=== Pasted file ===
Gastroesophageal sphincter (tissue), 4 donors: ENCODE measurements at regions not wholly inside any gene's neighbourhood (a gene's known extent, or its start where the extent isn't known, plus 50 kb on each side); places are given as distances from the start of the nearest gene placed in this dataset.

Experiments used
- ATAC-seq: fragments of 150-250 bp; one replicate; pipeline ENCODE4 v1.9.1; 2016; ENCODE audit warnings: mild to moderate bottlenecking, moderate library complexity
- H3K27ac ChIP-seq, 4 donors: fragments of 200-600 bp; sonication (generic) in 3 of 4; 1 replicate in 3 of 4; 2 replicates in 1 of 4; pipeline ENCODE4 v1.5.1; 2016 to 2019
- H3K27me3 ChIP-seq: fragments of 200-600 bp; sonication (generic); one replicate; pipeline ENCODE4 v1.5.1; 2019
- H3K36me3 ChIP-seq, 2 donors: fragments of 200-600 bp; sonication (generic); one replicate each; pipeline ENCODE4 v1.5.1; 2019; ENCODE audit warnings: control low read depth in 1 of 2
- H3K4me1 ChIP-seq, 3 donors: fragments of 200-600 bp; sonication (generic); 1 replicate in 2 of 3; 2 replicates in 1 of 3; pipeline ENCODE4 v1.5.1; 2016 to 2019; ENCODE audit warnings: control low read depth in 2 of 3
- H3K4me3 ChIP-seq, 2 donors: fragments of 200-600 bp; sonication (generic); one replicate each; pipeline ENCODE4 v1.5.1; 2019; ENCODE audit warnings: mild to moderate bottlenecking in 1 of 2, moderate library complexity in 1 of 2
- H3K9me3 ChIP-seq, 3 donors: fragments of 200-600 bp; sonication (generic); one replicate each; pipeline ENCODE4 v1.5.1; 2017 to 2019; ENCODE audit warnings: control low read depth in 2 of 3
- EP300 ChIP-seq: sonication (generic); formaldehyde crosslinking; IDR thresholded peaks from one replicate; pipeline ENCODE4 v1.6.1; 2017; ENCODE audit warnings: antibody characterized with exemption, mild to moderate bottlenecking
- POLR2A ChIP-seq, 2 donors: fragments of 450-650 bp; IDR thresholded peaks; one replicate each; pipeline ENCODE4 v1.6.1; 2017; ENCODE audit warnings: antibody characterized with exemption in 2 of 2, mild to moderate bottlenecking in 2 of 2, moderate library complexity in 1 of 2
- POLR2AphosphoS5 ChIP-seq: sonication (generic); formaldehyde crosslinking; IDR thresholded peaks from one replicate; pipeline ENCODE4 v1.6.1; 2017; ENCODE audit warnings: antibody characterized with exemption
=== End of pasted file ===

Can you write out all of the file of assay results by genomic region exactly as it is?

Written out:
Gastroesophageal sphincter (tissue), 4 donors: ENCODE measurements at regions not wholly inside any gene's neighbourhood (a gene's known extent, or its start where the extent isn't known, plus 50 kb on each side); places are given as distances from the start of the nearest gene placed in this dataset.

Experiments used
- ATAC-seq: fragments of 150-250 bp; one replicate; pipeline ENCODE4 v1.9.1; 2016; ENCODE audit warnings: mild to moderate bottlenecking, moderate library complexity
- H3K27ac ChIP-seq, 4 donors: fragments of 200-600 bp; sonication (generic) in 3 of 4; 1 replicate in 3 of 4; 2 replicates in 1 of 4; pipeline ENCODE4 v1.5.1; 2016 to 2019
- H3K27me3 ChIP-seq: fragments of 200-600 bp; sonication (generic); one replicate; pipeline ENCODE4 v1.5.1; 2019
- H3K36me3 ChIP-seq, 2 donors: fragments of 200-600 bp; sonication (generic); one replicate each; pipeline ENCODE4 v1.5.1; 2019; ENCODE audit warnings: control low read depth in 1 of 2
- H3K4me1 ChIP-seq, 3 donors: fragments of 200-600 bp; sonication (generic); 1 replicate in 2 of 3; 2 replicates in 1 of 3; pipeline ENCODE4 v1.5.1; 2016 to 2019; ENCODE audit warnings: control low read depth in 2 of 3
- H3K4me3 ChIP-seq, 2 donors: fragments of 200-600 bp; sonication (generic); one replicate each; pipeline ENCODE4 v1.5.1; 2019; ENCODE audit warnings: mild to moderate bottlenecking in 1 of 2, moderate library complexity in 1 of 2
- H3K9me3 ChIP-seq, 3 donors: fragments of 200-600 bp; sonication (generic); one replicate each; pipeline ENCODE4 v1.5.1; 2017 to 2019; ENCODE audit warnings: control low read depth in 2 of 3
- EP300 ChIP-seq: sonication (generic); formaldehyde crosslinking; IDR thresholded peaks from one replicate; pipeline ENCODE4 v1.6.1; 2017; ENCODE audit warnings: antibody characterized with exemption, mild to moderate bottlenecking
- POLR2A ChIP-seq, 2 donors: fragments of 450-650 bp; IDR thresholded peaks; one replicate each; pipeline ENCODE4 v1.6.1; 2017; ENCODE audit warnings: antibody characterized with exemption in 2 of 2, mild to moderate bottlenecking in 2 of 2, moderate library complexity in 1 of 2
- POLR2AphosphoS5 ChIP-seq: sonication (generic); formaldehyde crosslinking; IDR thresholded peaks from one replicate; pipeline ENCODE4 v1.6.1; 2017; ENCODE audit warnings: antibody characterized with exemption